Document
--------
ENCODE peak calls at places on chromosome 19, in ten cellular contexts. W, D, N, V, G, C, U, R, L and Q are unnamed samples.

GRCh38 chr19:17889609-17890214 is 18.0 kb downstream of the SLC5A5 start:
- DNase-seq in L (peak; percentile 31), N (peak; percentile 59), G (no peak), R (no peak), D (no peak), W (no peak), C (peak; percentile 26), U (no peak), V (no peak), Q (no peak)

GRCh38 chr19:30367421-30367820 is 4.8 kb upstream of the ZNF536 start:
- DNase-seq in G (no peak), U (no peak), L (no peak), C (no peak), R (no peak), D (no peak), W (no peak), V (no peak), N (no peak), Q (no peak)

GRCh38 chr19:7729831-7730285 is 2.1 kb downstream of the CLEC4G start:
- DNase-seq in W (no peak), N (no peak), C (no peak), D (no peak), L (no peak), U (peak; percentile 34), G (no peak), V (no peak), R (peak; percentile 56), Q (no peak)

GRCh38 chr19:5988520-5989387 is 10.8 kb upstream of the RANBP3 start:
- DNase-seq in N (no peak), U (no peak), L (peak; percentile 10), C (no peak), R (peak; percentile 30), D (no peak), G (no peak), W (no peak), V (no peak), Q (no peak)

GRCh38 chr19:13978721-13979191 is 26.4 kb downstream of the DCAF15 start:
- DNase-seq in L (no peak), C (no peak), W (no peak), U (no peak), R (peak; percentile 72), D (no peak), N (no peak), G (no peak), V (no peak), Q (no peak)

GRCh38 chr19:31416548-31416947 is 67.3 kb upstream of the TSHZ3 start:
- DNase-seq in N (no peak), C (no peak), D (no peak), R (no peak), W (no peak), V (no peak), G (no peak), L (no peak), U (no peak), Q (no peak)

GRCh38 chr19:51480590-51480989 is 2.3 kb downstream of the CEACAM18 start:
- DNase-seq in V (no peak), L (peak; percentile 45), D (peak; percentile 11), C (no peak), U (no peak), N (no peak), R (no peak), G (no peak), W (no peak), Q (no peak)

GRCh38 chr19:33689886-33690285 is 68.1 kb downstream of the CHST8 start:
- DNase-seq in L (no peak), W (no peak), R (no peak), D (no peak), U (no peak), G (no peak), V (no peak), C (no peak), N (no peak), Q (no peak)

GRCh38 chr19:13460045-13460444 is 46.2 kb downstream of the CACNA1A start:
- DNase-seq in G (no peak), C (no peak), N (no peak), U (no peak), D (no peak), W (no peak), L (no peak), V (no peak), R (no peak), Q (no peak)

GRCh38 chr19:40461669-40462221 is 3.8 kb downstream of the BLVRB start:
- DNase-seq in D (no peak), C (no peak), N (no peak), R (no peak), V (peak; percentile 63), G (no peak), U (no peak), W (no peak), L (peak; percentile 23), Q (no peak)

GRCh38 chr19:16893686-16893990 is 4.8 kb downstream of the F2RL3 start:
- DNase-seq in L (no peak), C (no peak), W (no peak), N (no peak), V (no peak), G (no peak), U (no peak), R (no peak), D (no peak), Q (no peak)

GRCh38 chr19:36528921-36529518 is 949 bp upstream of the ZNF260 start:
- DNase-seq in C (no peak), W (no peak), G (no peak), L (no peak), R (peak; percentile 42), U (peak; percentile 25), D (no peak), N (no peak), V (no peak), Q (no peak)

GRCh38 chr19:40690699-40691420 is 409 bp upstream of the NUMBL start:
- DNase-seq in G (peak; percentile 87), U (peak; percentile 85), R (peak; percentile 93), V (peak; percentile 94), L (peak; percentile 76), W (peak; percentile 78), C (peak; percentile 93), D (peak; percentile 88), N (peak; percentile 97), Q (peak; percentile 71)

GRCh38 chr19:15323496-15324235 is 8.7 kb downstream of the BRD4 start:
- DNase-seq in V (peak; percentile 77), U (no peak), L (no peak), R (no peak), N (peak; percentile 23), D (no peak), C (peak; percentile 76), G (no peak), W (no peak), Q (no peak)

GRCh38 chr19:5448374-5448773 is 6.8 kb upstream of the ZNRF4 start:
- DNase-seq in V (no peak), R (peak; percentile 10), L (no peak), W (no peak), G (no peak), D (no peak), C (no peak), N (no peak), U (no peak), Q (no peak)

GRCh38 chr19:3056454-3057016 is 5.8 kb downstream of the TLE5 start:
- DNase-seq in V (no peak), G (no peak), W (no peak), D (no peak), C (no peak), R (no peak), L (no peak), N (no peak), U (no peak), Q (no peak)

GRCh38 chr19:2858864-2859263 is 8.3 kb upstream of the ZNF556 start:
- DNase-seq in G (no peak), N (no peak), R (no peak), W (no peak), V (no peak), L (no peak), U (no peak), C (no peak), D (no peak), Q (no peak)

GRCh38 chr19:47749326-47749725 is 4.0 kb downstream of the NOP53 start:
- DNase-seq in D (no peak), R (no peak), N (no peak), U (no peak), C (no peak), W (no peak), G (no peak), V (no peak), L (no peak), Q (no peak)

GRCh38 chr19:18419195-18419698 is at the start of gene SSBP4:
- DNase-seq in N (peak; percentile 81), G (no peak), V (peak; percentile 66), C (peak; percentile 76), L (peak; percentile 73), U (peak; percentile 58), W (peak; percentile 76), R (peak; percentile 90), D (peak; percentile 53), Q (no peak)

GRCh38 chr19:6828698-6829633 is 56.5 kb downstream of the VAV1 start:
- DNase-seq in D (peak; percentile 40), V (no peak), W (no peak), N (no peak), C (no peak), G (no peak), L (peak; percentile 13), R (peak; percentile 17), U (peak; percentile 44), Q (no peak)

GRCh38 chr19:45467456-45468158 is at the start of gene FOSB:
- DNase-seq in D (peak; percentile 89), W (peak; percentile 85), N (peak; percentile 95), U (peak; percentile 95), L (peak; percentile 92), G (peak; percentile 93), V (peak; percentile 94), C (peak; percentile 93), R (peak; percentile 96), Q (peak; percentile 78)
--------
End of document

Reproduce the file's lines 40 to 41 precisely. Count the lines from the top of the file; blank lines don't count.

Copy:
GRCh38 chr19:6828698-6829633 is 56.5 kb downstream of the VAV1 start:
- DNase-seq in D (peak; percentile 40), V (no peak), W (no peak), N (no peak), C (no peak), G (no peak), L (peak; percentile 13), R (peak; percentile 17), U (peak; percentile 44), Q (no peak)